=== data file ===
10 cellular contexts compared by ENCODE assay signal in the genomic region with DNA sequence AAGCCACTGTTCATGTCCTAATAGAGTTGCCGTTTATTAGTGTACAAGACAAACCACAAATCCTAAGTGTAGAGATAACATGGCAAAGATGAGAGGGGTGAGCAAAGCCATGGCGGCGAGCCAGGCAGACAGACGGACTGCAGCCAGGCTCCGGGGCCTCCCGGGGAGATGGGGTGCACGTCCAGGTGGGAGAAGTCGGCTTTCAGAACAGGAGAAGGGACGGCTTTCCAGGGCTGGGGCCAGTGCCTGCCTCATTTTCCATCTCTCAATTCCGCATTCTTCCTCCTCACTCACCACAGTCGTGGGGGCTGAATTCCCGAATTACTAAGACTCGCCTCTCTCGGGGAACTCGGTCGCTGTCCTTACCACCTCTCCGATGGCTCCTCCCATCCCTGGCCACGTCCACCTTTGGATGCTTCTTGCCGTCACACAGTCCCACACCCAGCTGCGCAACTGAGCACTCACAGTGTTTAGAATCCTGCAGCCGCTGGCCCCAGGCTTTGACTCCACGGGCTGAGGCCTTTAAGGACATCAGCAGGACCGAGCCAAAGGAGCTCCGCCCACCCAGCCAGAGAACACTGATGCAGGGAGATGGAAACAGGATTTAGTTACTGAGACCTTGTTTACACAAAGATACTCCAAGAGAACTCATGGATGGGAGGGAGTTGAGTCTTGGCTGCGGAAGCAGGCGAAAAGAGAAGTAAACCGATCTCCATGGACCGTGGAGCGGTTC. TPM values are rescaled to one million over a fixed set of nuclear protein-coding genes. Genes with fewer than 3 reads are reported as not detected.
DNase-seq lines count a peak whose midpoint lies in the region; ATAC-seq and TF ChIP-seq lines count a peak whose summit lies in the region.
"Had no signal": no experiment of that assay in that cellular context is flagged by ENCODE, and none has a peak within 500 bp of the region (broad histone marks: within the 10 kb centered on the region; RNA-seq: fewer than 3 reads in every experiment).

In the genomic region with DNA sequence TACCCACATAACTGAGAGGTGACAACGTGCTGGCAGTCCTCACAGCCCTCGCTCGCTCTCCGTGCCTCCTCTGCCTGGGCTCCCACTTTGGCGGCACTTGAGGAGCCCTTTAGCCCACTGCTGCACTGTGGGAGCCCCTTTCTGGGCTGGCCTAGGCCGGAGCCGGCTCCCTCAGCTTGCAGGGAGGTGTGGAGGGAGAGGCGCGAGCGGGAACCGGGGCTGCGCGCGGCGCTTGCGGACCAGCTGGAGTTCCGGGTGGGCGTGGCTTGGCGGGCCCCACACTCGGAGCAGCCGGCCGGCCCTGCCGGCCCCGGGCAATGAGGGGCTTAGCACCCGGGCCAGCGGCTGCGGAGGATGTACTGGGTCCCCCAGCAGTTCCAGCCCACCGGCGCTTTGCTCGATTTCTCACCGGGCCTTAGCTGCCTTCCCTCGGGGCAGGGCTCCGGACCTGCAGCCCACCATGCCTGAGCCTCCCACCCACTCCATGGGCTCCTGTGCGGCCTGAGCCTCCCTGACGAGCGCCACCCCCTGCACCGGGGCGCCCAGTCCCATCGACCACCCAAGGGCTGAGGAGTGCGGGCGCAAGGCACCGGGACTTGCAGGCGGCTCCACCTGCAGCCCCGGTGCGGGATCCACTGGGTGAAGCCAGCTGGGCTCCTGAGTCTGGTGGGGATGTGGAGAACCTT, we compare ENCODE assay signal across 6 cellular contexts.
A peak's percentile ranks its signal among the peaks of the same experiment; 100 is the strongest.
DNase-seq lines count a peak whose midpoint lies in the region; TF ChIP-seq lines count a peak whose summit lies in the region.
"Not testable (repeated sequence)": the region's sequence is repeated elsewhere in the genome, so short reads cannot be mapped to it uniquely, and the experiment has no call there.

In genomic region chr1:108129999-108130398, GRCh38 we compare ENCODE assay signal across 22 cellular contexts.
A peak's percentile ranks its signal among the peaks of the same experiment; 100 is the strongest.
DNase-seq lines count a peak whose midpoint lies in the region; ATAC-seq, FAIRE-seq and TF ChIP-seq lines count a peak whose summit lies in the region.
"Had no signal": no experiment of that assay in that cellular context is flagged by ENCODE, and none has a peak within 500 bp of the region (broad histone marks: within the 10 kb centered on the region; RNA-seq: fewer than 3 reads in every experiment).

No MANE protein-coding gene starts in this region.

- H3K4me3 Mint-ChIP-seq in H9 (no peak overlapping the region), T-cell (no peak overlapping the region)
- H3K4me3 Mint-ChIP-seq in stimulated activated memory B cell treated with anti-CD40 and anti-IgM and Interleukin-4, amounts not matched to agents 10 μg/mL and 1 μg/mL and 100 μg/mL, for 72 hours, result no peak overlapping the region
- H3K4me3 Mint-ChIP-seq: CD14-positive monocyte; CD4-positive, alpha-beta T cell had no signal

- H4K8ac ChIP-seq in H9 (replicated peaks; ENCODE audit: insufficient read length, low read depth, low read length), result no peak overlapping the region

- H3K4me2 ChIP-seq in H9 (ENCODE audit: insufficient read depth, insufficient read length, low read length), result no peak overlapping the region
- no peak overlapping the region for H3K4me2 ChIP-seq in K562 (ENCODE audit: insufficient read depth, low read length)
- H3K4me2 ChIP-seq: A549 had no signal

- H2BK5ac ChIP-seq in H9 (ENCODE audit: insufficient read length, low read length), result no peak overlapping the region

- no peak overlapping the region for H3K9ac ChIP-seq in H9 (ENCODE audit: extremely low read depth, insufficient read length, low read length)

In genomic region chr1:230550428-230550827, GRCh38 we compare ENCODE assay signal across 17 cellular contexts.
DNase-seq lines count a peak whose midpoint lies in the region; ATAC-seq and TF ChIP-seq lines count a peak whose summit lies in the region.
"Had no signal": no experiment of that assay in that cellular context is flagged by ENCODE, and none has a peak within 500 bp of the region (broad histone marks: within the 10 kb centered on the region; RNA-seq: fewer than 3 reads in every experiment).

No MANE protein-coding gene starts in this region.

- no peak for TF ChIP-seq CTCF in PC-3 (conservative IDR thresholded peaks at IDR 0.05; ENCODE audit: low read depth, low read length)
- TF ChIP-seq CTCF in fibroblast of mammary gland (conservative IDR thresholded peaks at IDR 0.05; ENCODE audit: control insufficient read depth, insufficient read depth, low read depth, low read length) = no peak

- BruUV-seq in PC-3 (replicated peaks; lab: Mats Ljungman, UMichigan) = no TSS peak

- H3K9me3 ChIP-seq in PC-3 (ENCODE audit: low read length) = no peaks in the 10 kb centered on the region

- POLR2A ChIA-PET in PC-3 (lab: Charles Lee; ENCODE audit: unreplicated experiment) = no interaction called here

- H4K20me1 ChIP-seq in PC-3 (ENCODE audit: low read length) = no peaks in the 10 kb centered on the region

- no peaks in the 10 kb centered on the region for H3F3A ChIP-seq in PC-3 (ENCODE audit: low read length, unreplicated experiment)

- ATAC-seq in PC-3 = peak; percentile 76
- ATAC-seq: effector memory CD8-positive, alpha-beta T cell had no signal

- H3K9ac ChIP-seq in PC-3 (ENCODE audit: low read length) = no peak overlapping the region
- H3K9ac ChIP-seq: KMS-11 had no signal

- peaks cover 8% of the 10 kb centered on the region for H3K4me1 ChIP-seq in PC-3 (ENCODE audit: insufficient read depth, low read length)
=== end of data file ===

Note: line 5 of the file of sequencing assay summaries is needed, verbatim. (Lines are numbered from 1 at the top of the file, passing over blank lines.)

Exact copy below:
A peak's percentile ranks its signal among the peaks of the same experiment; 100 is the strongest.